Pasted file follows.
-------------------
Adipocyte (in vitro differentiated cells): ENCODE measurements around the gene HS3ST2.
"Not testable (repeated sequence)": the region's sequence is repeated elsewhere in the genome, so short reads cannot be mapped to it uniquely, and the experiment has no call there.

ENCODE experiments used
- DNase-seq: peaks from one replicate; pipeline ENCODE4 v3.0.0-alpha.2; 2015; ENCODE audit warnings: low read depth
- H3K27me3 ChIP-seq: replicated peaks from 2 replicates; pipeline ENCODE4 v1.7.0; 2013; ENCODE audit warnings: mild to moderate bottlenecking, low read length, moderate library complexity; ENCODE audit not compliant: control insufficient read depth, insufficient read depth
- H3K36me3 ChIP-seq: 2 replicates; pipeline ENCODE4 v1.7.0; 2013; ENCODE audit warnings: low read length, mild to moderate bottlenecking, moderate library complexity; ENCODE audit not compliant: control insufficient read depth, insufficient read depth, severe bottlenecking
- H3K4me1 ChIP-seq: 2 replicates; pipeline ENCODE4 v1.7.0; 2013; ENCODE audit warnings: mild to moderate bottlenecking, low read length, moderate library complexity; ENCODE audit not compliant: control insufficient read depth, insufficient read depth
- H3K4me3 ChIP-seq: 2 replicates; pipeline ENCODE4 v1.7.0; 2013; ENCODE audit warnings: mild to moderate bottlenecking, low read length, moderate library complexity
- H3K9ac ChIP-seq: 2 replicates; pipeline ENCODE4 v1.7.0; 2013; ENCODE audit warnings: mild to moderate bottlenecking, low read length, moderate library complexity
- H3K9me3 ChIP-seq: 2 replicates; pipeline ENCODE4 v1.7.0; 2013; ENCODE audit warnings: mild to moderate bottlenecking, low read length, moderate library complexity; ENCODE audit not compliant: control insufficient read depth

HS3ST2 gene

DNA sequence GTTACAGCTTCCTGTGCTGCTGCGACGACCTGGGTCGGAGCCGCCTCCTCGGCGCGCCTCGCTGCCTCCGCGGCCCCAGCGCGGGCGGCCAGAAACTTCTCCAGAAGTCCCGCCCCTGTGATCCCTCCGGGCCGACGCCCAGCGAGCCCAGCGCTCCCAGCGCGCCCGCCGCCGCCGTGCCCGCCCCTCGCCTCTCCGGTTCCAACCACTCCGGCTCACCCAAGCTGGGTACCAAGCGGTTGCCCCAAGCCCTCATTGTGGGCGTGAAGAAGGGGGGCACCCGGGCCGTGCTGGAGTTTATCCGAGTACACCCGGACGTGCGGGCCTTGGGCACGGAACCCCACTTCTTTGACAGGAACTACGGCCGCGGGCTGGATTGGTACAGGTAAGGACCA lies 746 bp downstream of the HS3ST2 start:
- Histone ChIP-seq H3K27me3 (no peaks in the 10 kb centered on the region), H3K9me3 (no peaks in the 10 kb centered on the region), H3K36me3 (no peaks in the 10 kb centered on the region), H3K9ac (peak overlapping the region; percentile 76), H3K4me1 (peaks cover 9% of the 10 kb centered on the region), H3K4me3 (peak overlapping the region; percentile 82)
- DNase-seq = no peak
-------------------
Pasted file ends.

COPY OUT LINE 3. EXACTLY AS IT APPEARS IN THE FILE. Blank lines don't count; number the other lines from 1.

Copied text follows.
ENCODE experiments used